A previous study done by Prasad et al.[16] in 2009 showed that the surface character of microwave porcelain was superior to oven glazed porcelain and polishing alone was comparable to microwave or conventional glazing when attempted with a contact profilometer and scanning electron microscopy analysis. An AFM analysis was carried out for this present investigation, and surface roughness was measured as Ra value. Two commonly available commercial brands of metal ceramics VITA VMK MASTER and IPS CLASSIC were used because of their ease of availability and widespread use for making a metal-ceramic restoration.

When the surface roughness mean values were examined, in a progression from smoothest to roughest, the smoothest surfaces were obtained with microwave glazing followed by conventional glazing and roughest with hand-polishing. The results obtained by statistical tests indicated that there was a significant difference in surface roughness based on the type of glazing and metal ceramic used and also there was a significant interaction between the surface treatment and porcelain. The study results were in accordance with Prasad et al.[16] in 2009 showed a significant difference between conventional oven glazed and microwave glazed specimens. However, a highly significant result was obtained between glazed and unglazed specimens that is conflicting with the previous study. This discrepancy in results may be accredited to the fact that glazing reduces the number of surface porosities and flaws and particularly microwave energy results in greater densification and better grain distribution.

On visual examination, all the specimens of control and experimental groups appeared clinically acceptable. However, a detailed image analysis under AFM corroborated that microwave glazed specimens presented with a surface profile characterized by rounded, flat surfaces with shallow valleys compared to hand-polished specimens that presented highly elongated, sharp peaks, and deep valleys.

The image analysis appreciably seen propose that surface roughness for VITA VMK MASTER porcelain type is higher than that of IPS CLASSIC. It may be due to the difference in the leucite content between the two feldspathic porcelain. The difference in leucite content affects the surface roughness of the dental porcelain has been specified by Sasahara et al.[17] in 2006. The results of Yılmaz et al.[18] in 2010 further support our study wherein the best material in terms of surface smoothness was found to be IPS CLASSIC.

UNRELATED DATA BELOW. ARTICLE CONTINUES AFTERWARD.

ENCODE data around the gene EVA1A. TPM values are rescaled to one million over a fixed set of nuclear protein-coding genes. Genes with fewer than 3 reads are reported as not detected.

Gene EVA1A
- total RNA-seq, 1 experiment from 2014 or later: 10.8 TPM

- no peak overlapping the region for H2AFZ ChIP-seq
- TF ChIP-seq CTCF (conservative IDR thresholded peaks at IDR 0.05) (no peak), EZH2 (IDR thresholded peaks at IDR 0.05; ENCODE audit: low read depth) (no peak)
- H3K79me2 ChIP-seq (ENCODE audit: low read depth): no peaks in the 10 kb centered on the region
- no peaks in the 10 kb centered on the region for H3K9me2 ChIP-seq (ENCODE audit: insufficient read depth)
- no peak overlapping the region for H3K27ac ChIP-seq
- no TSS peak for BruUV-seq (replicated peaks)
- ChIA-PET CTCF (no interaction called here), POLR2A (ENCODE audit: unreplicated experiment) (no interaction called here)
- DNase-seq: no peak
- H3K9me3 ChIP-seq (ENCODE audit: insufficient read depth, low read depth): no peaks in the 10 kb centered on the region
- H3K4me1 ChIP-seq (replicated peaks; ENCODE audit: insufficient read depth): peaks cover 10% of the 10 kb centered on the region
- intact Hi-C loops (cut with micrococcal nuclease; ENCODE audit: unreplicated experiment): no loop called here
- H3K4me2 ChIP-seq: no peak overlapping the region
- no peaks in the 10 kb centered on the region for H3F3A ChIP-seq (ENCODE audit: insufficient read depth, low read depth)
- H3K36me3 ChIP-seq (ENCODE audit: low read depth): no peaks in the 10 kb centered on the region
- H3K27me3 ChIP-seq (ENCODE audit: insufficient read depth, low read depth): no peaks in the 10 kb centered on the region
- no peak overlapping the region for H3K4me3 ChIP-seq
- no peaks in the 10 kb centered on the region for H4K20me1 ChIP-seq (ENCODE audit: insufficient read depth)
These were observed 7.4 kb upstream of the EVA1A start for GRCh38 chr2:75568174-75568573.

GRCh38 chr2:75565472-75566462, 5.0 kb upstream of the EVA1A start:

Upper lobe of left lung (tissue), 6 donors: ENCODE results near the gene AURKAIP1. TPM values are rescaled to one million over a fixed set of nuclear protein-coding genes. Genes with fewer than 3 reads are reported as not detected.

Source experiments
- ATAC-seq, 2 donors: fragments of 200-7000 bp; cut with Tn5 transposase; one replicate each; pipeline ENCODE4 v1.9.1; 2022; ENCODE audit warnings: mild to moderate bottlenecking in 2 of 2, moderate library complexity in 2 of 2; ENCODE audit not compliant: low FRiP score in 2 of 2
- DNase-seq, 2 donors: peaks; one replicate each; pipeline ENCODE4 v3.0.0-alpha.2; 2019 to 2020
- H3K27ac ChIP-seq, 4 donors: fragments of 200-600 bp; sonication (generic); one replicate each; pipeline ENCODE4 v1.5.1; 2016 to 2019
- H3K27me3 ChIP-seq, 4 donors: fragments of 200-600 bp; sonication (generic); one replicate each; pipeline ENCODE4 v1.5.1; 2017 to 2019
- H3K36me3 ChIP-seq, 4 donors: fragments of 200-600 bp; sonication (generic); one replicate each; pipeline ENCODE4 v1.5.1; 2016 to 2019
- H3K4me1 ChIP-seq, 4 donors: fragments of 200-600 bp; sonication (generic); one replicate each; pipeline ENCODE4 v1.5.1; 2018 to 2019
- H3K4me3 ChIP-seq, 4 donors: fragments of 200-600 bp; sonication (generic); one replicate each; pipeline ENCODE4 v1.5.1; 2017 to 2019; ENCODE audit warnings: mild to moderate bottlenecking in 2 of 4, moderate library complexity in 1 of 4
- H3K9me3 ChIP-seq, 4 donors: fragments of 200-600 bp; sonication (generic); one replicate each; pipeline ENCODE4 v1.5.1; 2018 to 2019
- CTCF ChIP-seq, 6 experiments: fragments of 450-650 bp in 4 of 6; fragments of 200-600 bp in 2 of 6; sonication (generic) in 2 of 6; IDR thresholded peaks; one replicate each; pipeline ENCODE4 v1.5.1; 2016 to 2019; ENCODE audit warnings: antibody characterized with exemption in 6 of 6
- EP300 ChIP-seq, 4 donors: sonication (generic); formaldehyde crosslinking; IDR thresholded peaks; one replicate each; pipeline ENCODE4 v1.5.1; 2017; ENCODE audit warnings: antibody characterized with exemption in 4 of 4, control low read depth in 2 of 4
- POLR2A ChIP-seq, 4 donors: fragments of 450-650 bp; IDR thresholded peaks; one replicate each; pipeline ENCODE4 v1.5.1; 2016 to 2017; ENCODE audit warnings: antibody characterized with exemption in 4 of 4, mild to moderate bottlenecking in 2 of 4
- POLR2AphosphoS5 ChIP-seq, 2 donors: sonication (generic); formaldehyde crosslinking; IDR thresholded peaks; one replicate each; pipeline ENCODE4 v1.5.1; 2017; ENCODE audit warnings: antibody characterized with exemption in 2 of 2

Conclusions Top


Within the limitations of the study, it can be concluded that:

  1. Surface topography is influenced by surface treatment. Microwave glazed ceramic is superior to conventional oven glazed ceramic and hand-polishing shows greater surface roughness when compared to glazing
  2. IPS CLASSIC ceramic shows relatively smooth surface when compared to VITA VMK MASTER irrespective of the surface treatment.


Financial support and sponsorship

Nil.

Conflicts of interest

There are no conflicts of interest.

 
   References Top

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2.
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Clark D, Sutton WH. Microwave processing of materials. Annu Mater Sci 1996;26:299-331.  Back to cited text no. 3
    
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Sutton WH. Microwave processing of ceramics. Am Ceram Soc Bull 1989;68:376-86.  Back to cited text no. 4
    
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Yadoji P, Peelamedu R, Agrawal R, Roy R. Microwave sintering of Ni-Zn ferrites: Comparison with conventional sintering. Mater Sci Eng 2003;98:269-78.  Back to cited text no. 5
    
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Khalil KA. Advanced Sintering of Nano-Ceramic Materials, Ceramic Materials - Progress in Modern Ceramics, Prof. Feng Shi (Ed.), ISBN: 978-953-51-0476-6, InTech, 2012. Available from: http://www.intechopen.com/books/ceramic-materials-progress-in-modern-ceramics/advanced-sintering-ofnano-ceramic-materials.  Back to cited text no. 6
    
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Vieira AC, Oliveira MC, Lima EM, Rambob I, Leite M. Evaluation of the surface roughness in dental ceramics submitted to different finishing and polishing methods. J Indian Prosthodont Soc 2013;13:290-5.  Back to cited text no. 10
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Jones CS, Billington RW, Pearson GJ. The in vivo perception of roughness of restorations. Br Dent J 2004;196:42-5.  Back to cited text no. 12
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Bollen CM, Lambrechts P, Quirynen M. Comparison of surface roughness of oral hard materials to the threshold surface roughness for bacterial plaque retention: A review of the literature. Dent Mater 1997;13:258-69.  Back to cited text no. 13
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Tholt de Vasconcellos B, Miranda-Júnior WG, Prioli R, Thompson J, Oda M. Surface roughness in ceramics with different finishing techniques using atomic force microscope and profilometer. Oper Dent 2006;31:442-9.  Back to cited text no. 14
    
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Correspondence Address:
Dr. Nayana Prabhu
Department of Prosthodontics and Crown and Bridge, Manipal College of Dental Sciences, Manipal University, Manipal, Karnataka
India
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Source of Support: None, Conflict of Interest: None


DOI: 10.4103/ijdr.IJDR_397_16

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    Figures

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    Tables